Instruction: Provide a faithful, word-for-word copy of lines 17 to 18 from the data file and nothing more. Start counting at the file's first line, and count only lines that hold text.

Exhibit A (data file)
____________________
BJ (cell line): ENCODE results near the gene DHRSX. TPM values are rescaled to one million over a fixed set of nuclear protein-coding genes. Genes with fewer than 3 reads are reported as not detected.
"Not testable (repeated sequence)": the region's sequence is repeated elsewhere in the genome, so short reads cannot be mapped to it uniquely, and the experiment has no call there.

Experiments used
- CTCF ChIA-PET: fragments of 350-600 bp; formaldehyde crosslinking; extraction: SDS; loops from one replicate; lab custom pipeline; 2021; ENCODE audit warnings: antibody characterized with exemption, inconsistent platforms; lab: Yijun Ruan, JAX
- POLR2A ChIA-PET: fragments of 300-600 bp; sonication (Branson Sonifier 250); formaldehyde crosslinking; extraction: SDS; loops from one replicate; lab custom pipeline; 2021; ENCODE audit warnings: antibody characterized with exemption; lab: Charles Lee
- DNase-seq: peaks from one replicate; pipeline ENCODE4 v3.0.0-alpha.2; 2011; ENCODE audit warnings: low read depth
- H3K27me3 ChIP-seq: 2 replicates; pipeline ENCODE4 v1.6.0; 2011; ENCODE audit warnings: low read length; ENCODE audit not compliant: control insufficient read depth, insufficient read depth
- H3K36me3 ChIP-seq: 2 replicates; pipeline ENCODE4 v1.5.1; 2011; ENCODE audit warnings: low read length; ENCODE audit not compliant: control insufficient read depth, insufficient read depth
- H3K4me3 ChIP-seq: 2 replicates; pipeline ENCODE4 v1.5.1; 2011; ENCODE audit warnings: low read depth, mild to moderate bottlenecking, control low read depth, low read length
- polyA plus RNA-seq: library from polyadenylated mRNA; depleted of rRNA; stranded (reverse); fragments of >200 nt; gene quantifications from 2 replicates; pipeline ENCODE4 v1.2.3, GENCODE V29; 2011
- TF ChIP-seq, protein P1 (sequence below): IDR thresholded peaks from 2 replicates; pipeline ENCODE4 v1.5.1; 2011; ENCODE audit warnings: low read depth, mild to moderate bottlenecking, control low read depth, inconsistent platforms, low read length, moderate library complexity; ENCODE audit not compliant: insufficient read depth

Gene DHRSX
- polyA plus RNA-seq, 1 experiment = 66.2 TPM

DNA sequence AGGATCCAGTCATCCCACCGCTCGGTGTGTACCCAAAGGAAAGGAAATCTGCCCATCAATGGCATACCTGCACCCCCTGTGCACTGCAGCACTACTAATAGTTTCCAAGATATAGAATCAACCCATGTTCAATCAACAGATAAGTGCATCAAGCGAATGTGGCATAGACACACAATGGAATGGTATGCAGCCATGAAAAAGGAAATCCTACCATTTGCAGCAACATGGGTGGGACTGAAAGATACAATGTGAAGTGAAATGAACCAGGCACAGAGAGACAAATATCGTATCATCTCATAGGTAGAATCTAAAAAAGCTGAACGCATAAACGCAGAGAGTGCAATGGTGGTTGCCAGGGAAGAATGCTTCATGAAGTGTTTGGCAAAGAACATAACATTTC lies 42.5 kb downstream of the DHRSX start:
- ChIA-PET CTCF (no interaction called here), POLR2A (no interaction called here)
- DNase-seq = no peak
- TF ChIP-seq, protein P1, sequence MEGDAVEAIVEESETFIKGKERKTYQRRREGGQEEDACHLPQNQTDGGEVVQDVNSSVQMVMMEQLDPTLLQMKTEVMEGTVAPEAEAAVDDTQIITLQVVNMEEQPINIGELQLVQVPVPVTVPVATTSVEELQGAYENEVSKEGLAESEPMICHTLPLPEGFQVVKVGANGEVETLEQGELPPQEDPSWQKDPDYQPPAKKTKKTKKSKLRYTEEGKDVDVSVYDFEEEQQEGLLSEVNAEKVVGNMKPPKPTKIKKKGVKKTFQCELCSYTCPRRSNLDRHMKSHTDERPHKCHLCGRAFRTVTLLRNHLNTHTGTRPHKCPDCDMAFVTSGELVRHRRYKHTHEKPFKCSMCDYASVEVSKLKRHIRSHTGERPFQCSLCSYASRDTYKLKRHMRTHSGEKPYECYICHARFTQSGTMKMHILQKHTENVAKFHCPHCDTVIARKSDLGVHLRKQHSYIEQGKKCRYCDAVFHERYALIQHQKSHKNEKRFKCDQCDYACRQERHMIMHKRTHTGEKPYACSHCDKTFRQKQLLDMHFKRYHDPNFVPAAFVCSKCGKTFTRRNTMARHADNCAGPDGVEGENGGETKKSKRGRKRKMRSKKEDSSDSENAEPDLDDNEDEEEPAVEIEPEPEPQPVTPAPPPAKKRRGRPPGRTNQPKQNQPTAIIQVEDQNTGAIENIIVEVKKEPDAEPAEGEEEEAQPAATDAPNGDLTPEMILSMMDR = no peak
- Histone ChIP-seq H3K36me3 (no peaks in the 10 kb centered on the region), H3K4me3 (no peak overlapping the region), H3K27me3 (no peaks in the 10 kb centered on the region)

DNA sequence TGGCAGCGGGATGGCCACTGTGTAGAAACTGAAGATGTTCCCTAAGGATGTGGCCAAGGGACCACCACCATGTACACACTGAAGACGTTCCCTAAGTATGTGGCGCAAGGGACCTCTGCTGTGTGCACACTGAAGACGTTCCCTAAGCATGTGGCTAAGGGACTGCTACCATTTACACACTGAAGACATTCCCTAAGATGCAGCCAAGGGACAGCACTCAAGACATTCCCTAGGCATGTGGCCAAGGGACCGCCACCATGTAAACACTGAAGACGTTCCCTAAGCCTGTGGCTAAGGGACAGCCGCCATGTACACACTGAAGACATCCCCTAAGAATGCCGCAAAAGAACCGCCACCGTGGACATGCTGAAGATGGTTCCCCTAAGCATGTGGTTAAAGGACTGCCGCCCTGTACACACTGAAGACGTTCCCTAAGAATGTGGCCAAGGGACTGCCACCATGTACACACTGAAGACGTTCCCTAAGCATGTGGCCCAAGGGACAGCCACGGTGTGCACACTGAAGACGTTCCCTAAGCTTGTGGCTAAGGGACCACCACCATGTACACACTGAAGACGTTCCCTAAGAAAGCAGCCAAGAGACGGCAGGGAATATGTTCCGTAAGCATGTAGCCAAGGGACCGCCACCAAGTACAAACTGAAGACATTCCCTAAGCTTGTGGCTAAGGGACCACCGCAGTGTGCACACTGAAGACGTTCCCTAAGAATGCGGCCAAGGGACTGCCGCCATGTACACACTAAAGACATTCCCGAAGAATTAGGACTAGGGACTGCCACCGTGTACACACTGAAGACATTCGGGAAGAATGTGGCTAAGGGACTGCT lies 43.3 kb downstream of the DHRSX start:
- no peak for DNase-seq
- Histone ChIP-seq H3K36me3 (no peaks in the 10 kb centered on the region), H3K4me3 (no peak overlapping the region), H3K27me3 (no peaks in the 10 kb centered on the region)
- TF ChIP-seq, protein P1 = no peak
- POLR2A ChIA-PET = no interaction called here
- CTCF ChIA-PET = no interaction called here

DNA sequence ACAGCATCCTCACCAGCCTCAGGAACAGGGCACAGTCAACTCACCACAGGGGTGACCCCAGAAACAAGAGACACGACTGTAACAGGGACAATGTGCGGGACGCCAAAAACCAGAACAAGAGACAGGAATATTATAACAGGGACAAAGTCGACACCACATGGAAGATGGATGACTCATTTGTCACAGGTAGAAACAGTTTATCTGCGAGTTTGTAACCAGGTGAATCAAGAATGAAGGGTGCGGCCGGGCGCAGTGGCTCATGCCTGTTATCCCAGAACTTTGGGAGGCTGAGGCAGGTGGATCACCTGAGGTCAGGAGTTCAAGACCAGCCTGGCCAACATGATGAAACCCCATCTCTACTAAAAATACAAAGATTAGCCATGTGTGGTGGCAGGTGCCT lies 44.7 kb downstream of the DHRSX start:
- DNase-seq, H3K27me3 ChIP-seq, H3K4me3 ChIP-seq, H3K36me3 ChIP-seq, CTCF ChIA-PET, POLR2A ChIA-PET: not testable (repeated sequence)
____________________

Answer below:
- TF ChIP-seq, protein P1, sequence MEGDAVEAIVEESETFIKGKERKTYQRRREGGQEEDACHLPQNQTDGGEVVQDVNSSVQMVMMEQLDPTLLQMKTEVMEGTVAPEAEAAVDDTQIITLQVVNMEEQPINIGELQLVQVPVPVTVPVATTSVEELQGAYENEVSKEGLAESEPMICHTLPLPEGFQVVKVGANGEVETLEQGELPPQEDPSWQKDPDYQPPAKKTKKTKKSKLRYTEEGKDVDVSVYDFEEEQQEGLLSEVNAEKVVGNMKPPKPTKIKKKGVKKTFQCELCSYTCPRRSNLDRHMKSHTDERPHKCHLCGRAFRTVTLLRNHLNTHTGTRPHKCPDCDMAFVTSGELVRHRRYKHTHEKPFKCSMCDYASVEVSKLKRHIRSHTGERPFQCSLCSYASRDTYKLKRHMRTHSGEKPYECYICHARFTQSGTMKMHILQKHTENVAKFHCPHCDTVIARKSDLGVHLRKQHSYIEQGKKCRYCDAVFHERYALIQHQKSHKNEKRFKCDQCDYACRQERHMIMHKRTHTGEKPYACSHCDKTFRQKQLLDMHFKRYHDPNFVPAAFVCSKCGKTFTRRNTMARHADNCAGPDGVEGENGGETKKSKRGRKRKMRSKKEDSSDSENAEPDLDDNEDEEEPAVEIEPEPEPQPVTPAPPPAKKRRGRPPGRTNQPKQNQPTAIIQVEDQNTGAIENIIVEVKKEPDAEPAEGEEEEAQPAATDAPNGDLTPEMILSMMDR = no peak
- Histone ChIP-seq H3K36me3 (no peaks in the 10 kb centered on the region), H3K4me3 (no peak overlapping the region), H3K27me3 (no peaks in the 10 kb centered on the region)